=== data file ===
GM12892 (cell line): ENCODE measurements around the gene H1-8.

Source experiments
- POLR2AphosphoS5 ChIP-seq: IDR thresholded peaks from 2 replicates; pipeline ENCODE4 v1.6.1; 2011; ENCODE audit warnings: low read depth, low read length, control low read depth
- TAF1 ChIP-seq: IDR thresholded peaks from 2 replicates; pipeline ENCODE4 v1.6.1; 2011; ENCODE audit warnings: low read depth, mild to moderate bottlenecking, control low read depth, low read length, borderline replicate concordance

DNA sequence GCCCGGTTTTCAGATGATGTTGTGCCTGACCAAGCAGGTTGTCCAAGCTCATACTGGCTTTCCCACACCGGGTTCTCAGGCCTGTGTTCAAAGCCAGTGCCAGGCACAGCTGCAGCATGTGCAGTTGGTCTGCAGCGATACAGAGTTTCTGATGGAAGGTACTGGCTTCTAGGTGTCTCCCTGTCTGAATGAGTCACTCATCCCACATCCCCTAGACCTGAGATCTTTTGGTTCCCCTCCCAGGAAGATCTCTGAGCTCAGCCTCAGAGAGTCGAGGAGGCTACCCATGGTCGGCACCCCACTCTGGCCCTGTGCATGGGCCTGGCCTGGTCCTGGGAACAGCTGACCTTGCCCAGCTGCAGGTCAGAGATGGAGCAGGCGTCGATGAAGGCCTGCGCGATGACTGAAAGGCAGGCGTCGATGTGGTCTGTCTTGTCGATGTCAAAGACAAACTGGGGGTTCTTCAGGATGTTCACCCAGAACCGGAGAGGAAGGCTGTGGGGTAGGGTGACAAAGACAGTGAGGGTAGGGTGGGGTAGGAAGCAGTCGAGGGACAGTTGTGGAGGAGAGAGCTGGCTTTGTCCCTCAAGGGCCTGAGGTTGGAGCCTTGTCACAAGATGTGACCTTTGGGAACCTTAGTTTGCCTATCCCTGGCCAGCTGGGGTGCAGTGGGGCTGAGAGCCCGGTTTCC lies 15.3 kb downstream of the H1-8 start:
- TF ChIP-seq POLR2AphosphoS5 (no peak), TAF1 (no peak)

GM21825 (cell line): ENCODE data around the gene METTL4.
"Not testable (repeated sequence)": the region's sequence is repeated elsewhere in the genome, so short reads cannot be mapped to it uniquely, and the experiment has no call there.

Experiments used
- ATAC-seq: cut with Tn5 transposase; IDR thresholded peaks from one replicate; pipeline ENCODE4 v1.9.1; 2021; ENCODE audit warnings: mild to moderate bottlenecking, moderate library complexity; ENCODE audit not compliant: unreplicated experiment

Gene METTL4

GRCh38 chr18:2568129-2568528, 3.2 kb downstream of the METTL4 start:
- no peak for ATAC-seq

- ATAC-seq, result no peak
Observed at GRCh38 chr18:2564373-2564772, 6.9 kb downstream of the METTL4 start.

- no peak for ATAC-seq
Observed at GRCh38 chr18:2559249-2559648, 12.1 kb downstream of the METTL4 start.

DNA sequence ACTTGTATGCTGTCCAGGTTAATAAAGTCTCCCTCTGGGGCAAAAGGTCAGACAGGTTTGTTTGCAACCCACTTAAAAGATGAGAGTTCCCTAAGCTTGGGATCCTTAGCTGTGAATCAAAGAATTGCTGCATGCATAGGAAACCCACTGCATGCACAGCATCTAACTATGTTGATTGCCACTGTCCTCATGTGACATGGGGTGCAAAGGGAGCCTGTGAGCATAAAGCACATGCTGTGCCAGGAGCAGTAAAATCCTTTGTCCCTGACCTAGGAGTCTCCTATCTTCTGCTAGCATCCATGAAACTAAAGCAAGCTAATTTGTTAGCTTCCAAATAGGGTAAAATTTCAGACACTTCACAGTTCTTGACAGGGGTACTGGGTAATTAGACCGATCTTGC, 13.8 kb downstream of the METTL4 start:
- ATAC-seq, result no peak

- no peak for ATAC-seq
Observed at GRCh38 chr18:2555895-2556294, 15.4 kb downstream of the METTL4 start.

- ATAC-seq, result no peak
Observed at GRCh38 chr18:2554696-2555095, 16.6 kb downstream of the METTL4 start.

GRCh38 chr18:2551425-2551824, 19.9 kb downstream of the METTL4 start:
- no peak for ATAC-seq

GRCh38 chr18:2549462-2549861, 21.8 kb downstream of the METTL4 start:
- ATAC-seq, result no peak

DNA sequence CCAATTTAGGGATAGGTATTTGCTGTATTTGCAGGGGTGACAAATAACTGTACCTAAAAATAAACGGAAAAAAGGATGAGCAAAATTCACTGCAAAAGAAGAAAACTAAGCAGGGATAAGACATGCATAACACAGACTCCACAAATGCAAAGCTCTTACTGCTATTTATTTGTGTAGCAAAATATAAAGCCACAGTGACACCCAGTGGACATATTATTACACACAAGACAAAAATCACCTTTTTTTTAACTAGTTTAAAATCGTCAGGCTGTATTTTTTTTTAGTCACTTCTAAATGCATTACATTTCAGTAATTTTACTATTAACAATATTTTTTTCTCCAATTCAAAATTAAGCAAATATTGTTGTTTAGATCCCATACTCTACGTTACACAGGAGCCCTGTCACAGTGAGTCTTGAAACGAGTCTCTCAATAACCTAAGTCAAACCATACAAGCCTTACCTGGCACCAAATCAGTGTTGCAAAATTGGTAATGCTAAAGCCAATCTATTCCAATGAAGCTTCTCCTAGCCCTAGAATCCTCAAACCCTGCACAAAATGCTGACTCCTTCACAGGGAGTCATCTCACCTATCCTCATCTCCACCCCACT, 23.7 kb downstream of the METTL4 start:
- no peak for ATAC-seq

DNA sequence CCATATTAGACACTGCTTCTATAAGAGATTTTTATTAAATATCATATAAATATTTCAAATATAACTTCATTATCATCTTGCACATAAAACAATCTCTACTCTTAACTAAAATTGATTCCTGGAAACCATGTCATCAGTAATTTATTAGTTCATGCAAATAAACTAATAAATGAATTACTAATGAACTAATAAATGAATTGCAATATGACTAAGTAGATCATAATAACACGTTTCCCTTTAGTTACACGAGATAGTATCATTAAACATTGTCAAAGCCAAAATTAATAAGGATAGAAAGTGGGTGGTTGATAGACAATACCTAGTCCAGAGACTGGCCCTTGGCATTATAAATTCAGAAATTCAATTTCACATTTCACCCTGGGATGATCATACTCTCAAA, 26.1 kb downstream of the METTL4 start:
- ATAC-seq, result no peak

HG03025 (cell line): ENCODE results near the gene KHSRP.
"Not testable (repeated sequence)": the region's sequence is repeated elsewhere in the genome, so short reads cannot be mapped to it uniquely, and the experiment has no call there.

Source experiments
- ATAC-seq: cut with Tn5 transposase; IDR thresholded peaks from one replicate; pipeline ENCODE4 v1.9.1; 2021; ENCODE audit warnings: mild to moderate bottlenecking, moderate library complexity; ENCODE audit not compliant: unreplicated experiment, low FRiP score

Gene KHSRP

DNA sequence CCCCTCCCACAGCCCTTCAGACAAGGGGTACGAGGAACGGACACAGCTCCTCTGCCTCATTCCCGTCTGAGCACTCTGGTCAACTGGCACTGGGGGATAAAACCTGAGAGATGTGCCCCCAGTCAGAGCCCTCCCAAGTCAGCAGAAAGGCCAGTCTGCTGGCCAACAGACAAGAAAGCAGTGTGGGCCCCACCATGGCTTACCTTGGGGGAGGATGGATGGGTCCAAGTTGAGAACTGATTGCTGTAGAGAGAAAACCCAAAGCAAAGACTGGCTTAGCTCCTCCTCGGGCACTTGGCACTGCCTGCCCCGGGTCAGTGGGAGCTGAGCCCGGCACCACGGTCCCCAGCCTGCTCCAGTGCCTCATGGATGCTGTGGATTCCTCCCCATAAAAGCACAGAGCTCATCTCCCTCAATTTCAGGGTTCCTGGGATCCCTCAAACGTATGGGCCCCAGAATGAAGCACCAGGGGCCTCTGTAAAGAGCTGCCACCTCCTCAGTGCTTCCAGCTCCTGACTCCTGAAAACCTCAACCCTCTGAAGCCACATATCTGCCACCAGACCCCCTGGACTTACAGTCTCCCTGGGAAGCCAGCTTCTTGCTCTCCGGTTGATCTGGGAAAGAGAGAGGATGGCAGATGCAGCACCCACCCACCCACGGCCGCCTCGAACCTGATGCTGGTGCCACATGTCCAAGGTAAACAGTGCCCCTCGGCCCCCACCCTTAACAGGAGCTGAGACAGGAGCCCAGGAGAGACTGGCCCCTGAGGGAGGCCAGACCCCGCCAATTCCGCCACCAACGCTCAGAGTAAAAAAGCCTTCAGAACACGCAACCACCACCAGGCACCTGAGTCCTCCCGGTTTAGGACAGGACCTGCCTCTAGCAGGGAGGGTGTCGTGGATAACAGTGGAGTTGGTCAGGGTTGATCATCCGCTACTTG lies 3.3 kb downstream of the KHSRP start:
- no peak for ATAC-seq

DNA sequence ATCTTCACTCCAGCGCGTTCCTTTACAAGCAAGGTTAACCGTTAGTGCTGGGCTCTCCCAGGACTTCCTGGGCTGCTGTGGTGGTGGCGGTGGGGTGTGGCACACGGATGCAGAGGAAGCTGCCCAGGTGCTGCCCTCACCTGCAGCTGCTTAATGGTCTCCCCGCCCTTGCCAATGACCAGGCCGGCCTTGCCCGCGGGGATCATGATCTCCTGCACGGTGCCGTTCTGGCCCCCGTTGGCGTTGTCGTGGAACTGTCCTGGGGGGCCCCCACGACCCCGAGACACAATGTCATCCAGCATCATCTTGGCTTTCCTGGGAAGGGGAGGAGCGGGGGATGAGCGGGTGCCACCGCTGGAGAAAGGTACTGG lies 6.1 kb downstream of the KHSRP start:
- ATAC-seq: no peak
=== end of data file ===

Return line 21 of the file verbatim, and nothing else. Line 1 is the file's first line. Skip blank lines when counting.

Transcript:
Observed at GRCh38 chr18:2555895-2556294, 15.4 kb downstream of the METTL4 start.